Private ambulance firm suspended after Norfolk woman's death

Nick Fulcher (left) has fought for change at NSFT following the death of his mother-in-law, Peggy Co

Nick Fulcher, Peggy Copeman's son in law, said he felt action should have been taken sooner - Credit: Nick Fulcher

A private ambulance firm has been suspended after a grandmother "died while sitting between" staff as they transported her back to Norwich.

The Care Quality Commission (CQC) has suspended Premier Rescue Ambulance Services (PRAS), based in Taunton, following an inspection in April. 

The company was driving Peggy Copeman, from New Buckenham, on December 16 from Taunton back to Norwich when she was taken ill and died in the ambulance in an M11 layby in December 2019

Norfolk's senior coroner Jacqueline Lake sent a report to prevent future deaths to PRAS, which said staff transporting Mrs Copeman did not recognise she was in distress and that the 81-year-old had "effectively died whilst sat between them". 

Amanda Williams, CQC’s head of hospital inspection for the south of England, said:Premier Rescue Ambulance Services Limited has the right to appeal and further information will be published by CQC when we are able to do so."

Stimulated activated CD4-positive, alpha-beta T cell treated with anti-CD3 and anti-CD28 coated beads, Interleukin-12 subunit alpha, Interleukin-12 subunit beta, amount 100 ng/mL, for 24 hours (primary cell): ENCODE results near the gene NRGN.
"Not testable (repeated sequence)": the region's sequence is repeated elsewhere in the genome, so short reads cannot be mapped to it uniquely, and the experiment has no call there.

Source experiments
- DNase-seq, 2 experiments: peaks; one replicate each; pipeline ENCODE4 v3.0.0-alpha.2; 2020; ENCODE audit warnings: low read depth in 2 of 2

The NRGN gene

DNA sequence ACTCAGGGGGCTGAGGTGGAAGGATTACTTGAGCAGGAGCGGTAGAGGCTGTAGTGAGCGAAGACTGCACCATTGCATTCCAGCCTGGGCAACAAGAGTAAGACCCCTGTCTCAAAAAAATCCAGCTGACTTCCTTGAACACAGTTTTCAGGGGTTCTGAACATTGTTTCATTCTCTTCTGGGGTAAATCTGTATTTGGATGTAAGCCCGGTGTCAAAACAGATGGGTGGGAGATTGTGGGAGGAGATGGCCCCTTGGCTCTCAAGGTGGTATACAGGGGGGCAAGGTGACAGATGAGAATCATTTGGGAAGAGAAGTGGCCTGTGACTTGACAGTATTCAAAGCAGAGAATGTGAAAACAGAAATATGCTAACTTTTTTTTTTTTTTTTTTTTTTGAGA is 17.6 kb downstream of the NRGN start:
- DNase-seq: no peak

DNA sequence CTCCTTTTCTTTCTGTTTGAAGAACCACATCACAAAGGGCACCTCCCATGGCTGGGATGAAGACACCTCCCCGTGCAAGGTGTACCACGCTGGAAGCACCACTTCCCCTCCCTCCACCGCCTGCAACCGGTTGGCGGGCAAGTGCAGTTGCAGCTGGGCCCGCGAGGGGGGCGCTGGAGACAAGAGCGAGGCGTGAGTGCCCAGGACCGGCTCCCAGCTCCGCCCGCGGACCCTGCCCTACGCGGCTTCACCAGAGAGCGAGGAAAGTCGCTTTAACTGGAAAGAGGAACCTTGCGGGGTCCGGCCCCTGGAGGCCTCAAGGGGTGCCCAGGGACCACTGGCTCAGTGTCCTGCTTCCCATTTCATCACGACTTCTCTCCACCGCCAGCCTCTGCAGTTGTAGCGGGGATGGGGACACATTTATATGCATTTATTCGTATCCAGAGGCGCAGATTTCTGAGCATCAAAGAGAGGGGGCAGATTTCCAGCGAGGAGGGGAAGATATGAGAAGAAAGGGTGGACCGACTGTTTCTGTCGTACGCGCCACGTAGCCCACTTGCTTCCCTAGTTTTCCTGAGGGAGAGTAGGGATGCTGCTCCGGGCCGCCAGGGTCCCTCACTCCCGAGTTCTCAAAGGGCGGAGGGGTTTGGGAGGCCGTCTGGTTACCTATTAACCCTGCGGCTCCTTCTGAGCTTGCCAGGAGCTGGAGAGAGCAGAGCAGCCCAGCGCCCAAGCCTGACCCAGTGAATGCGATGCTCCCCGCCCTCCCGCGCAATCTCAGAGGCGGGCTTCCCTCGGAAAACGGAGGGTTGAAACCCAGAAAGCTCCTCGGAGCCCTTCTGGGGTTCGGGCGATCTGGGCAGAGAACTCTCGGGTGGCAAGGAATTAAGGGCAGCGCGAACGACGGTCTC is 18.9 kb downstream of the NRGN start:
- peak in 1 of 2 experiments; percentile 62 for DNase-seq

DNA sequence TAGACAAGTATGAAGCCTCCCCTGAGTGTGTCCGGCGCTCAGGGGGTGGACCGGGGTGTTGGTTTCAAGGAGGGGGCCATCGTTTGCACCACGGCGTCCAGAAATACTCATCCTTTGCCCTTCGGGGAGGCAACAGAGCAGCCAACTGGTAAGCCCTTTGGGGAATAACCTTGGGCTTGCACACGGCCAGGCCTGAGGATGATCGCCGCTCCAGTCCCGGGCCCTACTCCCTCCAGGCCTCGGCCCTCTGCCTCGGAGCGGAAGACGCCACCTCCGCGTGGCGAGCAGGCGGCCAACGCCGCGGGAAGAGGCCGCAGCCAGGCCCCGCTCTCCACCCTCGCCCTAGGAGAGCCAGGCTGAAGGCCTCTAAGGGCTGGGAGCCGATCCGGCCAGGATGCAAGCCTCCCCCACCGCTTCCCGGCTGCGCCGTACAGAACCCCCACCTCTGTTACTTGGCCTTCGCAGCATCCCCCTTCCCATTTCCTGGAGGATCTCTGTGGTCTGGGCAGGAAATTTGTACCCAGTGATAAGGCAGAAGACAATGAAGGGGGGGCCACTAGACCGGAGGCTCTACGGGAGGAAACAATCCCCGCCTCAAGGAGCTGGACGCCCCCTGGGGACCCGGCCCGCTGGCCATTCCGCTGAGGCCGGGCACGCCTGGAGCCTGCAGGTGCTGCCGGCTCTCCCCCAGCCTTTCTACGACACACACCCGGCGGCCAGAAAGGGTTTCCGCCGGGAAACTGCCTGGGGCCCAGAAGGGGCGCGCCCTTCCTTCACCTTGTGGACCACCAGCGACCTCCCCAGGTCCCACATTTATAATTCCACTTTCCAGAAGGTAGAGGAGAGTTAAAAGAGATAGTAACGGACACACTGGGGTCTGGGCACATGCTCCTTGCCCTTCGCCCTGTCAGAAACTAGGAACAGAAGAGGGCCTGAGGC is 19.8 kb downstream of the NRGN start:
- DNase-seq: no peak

In response to the suspension, Mrs Copeman's son-in-law Nick Fulcher, from North Lopham, said he did not understand why action had not been taken before the Section 28 report.


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Mr Fulcher said: "I feel it should have happened in the first place. 

"They were running up until that point. That is what I'm very cross about."

A five-day inquest into Mrs Copeman's death will begin on June 21. 

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Ahead of the full inquest Ms Lake issued the report, as evidence heard had given rise to concern and a risk that future deaths could occur unless action took place. 

She said: "The evidence so far is that during transit, Peggy did not respond when being called or when moving her head and on being noted as being unresponsive, emergency services were not called immediately but calls were initially made to Cygnet and then PRAS.

"CPR was started on being told to do so by emergency services."

The report also said of the three members of staff transporting Mrs Copeman, only one had CPR training.

A consultant cardiologist and general physician acting as an expert witness in the inquest said they were of the "firm view" staff transporting Mrs Copeman did not recognise she was in respiratory distress or cardiac arrest.

The report also said paramedics attending Mrs Copeman said due to the position of the patient in the back of the ambulance "CPR was ineffective". 

Premier Ambulance Rescue Service has been approached for comment.


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